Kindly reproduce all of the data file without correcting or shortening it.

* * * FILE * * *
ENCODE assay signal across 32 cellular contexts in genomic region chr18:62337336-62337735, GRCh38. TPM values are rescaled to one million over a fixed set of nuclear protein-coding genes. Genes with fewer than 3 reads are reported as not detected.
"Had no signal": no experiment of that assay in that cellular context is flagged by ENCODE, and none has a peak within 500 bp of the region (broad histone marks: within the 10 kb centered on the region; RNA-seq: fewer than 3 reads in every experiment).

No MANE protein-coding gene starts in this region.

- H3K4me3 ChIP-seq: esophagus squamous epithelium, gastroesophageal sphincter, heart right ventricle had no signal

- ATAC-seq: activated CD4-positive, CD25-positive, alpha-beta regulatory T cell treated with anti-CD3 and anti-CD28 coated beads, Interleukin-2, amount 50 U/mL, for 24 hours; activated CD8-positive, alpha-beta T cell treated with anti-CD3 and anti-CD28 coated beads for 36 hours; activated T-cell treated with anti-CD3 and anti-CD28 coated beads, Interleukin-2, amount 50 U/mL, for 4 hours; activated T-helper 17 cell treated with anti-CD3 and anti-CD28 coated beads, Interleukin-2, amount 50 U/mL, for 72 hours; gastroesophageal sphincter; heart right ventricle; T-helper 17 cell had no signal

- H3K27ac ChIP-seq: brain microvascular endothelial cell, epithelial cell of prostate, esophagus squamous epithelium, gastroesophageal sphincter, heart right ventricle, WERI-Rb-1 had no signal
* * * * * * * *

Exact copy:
ENCODE assay signal across 32 cellular contexts in genomic region chr18:62337336-62337735, GRCh38. TPM values are rescaled to one million over a fixed set of nuclear protein-coding genes. Genes with fewer than 3 reads are reported as not detected.
"Had no signal": no experiment of that assay in that cellular context is flagged by ENCODE, and none has a peak within 500 bp of the region (broad histone marks: within the 10 kb centered on the region; RNA-seq: fewer than 3 reads in every experiment).

No MANE protein-coding gene starts in this region.

- H3K4me3 ChIP-seq: esophagus squamous epithelium, gastroesophageal sphincter, heart right ventricle had no signal

- ATAC-seq: activated CD4-positive, CD25-positive, alpha-beta regulatory T cell treated with anti-CD3 and anti-CD28 coated beads, Interleukin-2, amount 50 U/mL, for 24 hours; activated CD8-positive, alpha-beta T cell treated with anti-CD3 and anti-CD28 coated beads for 36 hours; activated T-cell treated with anti-CD3 and anti-CD28 coated beads, Interleukin-2, amount 50 U/mL, for 4 hours; activated T-helper 17 cell treated with anti-CD3 and anti-CD28 coated beads, Interleukin-2, amount 50 U/mL, for 72 hours; gastroesophageal sphincter; heart right ventricle; T-helper 17 cell had no signal

- H3K27ac ChIP-seq: brain microvascular endothelial cell, epithelial cell of prostate, esophagus squamous epithelium, gastroesophageal sphincter, heart right ventricle, WERI-Rb-1 had no signal